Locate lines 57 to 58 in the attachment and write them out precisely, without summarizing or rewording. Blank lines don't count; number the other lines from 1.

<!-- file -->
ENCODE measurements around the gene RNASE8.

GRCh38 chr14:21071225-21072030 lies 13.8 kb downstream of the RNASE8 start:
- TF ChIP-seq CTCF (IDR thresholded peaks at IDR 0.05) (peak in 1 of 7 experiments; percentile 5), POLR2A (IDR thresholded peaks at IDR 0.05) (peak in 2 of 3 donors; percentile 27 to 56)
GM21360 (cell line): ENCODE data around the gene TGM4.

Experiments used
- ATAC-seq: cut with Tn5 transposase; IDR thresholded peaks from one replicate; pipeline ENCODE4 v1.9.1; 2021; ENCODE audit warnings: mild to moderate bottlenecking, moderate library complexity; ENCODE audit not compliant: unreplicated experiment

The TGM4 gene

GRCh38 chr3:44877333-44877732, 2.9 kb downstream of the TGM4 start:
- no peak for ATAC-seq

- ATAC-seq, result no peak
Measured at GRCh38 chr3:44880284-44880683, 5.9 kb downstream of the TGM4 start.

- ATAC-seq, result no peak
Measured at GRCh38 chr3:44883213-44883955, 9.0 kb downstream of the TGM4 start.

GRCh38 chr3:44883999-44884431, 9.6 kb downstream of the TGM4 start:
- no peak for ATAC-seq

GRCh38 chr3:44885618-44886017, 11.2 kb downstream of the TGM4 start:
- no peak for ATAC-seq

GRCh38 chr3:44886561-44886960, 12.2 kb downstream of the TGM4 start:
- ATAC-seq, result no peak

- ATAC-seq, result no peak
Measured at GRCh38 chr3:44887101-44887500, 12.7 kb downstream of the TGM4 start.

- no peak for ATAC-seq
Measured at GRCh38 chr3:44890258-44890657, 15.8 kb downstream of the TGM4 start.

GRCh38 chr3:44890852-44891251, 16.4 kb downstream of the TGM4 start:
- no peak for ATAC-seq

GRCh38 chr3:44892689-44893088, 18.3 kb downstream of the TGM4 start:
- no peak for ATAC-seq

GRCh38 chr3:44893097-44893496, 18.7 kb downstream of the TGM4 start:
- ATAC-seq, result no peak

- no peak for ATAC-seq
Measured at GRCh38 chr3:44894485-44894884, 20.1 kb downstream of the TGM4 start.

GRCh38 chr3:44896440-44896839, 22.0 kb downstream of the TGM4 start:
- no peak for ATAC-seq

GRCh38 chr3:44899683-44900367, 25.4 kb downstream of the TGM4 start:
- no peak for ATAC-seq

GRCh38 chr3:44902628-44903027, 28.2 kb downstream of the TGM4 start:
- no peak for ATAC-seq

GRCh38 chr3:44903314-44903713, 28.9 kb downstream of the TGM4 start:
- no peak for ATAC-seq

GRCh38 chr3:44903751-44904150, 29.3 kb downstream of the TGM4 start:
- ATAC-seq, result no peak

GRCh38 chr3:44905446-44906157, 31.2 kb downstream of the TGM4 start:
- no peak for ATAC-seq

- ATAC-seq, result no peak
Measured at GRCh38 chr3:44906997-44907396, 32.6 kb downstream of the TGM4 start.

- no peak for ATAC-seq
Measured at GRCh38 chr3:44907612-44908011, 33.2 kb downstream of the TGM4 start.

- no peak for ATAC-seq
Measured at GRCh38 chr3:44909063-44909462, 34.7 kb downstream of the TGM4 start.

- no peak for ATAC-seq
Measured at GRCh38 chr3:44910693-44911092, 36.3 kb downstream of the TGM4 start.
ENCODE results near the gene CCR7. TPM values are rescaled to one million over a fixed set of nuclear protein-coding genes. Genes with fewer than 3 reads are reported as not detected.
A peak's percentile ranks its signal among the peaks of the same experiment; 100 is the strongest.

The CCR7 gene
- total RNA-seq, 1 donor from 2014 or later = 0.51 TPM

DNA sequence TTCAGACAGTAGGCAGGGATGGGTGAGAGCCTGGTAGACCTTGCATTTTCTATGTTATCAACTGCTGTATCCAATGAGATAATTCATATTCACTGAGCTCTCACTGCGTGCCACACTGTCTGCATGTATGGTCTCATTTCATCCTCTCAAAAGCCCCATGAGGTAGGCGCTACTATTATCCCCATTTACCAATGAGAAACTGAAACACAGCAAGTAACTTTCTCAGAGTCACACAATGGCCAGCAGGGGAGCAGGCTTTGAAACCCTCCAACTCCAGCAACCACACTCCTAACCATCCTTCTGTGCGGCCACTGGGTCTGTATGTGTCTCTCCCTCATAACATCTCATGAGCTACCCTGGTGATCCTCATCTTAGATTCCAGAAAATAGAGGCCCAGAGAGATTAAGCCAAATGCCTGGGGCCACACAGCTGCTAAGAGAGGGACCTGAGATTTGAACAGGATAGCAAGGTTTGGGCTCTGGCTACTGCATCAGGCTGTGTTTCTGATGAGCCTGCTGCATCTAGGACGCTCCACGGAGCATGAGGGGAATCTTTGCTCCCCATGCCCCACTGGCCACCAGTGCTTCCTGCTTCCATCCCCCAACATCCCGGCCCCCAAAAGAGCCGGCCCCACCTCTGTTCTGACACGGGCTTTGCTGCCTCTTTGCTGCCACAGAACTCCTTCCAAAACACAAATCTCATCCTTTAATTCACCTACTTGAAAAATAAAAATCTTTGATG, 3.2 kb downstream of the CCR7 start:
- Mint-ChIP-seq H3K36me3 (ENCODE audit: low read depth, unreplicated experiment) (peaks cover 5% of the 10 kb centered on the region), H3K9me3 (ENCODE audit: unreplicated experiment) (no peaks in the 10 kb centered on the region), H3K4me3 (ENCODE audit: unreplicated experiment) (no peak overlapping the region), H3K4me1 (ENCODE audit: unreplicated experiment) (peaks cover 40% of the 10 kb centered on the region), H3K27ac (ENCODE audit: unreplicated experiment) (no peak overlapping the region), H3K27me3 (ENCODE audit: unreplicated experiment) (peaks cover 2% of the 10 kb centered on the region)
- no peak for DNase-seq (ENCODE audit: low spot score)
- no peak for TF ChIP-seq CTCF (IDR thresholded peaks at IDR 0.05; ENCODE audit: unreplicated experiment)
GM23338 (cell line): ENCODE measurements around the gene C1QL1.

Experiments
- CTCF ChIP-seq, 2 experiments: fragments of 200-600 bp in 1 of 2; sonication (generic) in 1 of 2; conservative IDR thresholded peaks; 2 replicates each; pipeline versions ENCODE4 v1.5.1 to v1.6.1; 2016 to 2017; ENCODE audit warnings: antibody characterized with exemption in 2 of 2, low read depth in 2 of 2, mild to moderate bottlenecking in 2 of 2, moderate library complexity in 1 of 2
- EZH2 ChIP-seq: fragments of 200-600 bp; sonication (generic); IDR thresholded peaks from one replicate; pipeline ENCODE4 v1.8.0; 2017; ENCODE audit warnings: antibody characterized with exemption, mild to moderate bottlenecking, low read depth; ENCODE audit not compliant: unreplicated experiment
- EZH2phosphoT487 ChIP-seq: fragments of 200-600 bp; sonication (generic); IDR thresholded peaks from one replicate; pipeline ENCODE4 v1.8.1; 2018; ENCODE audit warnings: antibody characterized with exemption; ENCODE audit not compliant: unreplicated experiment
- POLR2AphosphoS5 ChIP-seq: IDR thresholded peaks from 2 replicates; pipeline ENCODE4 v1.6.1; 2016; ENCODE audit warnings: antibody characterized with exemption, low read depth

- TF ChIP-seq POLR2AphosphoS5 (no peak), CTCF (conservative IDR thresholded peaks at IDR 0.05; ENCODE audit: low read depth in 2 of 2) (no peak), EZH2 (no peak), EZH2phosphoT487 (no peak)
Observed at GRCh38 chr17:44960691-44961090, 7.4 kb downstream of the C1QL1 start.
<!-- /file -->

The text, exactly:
- Mint-ChIP-seq H3K36me3 (ENCODE audit: low read depth, unreplicated experiment) (peaks cover 5% of the 10 kb centered on the region), H3K9me3 (ENCODE audit: unreplicated experiment) (no peaks in the 10 kb centered on the region), H3K4me3 (ENCODE audit: unreplicated experiment) (no peak overlapping the region), H3K4me1 (ENCODE audit: unreplicated experiment) (peaks cover 40% of the 10 kb centered on the region), H3K27ac (ENCODE audit: unreplicated experiment) (no peak overlapping the region), H3K27me3 (ENCODE audit: unreplicated experiment) (peaks cover 2% of the 10 kb centered on the region)
- no peak for DNase-seq (ENCODE audit: low spot score)